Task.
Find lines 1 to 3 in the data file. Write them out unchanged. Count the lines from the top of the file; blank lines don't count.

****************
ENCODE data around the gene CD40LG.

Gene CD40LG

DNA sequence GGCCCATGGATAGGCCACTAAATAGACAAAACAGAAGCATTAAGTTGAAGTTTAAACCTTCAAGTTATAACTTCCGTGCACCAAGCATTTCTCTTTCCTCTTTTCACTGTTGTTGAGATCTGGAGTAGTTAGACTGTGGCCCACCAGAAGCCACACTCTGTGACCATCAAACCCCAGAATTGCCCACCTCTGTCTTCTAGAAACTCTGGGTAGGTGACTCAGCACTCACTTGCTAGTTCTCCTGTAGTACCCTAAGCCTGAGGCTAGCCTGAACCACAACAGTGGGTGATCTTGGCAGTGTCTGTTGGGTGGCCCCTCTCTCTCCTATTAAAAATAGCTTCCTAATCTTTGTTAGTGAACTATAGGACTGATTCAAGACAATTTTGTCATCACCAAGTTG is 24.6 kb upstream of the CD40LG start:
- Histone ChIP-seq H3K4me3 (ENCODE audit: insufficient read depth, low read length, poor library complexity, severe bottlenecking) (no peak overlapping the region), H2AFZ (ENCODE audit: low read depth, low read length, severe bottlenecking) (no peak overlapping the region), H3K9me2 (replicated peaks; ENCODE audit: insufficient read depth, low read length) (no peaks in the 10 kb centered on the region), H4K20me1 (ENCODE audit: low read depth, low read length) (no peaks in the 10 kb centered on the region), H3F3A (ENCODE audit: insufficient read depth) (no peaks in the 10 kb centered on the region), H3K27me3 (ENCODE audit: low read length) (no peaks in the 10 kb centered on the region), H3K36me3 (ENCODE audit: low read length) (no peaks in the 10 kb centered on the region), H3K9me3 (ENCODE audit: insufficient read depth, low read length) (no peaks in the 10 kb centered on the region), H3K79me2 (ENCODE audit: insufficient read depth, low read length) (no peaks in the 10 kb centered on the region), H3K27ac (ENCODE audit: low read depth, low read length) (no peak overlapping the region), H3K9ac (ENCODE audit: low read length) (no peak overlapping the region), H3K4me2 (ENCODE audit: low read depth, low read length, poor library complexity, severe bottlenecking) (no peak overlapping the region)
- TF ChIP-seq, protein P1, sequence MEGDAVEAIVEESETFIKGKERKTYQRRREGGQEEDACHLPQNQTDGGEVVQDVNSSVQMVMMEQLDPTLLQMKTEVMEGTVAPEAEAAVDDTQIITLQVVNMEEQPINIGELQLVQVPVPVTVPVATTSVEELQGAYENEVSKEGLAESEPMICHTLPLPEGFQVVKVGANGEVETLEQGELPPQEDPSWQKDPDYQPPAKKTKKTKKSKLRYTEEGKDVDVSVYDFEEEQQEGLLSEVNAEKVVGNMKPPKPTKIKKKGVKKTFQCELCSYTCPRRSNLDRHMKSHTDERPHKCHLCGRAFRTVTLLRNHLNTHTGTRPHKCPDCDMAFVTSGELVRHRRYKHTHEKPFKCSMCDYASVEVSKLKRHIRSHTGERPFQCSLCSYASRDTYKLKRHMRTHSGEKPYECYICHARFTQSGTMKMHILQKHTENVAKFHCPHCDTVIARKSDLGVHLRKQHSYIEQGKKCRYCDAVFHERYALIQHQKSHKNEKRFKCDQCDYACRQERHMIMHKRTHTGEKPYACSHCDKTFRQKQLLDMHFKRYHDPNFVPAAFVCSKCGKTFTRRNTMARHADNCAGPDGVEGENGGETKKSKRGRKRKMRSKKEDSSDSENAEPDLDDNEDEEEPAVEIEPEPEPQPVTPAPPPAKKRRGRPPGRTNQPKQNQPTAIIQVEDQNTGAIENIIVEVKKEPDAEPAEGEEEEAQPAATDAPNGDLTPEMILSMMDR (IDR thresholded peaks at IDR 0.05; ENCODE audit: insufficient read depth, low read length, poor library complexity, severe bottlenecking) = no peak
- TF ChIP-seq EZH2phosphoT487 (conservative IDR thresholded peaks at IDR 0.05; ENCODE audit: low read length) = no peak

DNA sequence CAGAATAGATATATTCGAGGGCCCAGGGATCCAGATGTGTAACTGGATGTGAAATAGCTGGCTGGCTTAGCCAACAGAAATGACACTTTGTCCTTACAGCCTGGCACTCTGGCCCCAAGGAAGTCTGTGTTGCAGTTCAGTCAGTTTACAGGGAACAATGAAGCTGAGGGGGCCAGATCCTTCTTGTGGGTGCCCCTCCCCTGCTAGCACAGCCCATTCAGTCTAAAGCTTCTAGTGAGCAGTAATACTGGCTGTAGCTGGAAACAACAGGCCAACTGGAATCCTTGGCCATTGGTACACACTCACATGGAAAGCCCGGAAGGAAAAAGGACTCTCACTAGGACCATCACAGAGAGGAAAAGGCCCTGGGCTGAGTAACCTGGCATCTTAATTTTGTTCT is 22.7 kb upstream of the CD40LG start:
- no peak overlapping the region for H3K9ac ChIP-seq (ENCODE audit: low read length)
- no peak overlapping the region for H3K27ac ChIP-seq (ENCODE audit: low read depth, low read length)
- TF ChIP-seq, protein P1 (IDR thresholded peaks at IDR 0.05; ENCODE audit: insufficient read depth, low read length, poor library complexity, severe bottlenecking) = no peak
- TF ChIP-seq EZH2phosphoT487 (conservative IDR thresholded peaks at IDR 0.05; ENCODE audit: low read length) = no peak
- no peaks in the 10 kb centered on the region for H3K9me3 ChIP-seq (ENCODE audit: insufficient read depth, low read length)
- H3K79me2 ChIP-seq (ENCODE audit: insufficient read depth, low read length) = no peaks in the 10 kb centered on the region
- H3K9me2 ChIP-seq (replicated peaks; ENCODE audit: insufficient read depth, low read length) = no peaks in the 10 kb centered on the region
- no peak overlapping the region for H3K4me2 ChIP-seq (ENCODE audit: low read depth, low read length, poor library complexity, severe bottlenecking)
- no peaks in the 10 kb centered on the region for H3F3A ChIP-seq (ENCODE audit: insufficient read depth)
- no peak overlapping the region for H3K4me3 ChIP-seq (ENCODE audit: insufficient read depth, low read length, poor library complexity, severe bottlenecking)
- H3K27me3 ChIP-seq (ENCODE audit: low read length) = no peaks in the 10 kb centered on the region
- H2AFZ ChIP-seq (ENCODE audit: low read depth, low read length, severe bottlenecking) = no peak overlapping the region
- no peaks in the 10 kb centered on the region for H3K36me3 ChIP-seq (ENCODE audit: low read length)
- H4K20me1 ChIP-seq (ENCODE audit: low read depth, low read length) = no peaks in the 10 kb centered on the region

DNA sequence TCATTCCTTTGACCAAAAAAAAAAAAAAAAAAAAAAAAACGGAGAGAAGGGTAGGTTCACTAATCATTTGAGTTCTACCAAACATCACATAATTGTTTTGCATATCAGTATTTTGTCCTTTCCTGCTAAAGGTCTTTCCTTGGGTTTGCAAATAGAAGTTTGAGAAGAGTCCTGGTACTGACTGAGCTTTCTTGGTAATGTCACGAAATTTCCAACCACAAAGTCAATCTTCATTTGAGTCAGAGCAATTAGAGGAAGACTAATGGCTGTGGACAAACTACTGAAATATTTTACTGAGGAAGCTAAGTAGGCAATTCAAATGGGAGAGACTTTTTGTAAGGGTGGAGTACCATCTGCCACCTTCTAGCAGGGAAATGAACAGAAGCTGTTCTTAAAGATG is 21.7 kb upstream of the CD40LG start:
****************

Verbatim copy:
ENCODE data around the gene CD40LG.

Gene CD40LG

DNA sequence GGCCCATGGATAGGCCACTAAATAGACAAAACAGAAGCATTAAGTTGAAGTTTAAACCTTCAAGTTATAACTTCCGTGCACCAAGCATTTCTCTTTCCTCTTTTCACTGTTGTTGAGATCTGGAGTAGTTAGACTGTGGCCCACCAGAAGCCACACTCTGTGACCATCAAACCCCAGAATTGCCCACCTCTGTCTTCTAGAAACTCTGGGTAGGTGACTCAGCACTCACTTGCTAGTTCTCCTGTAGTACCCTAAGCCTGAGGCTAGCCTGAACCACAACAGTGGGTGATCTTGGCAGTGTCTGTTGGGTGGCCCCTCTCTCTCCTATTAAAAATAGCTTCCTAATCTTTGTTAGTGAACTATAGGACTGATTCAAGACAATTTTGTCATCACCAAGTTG is 24.6 kb upstream of the CD40LG start: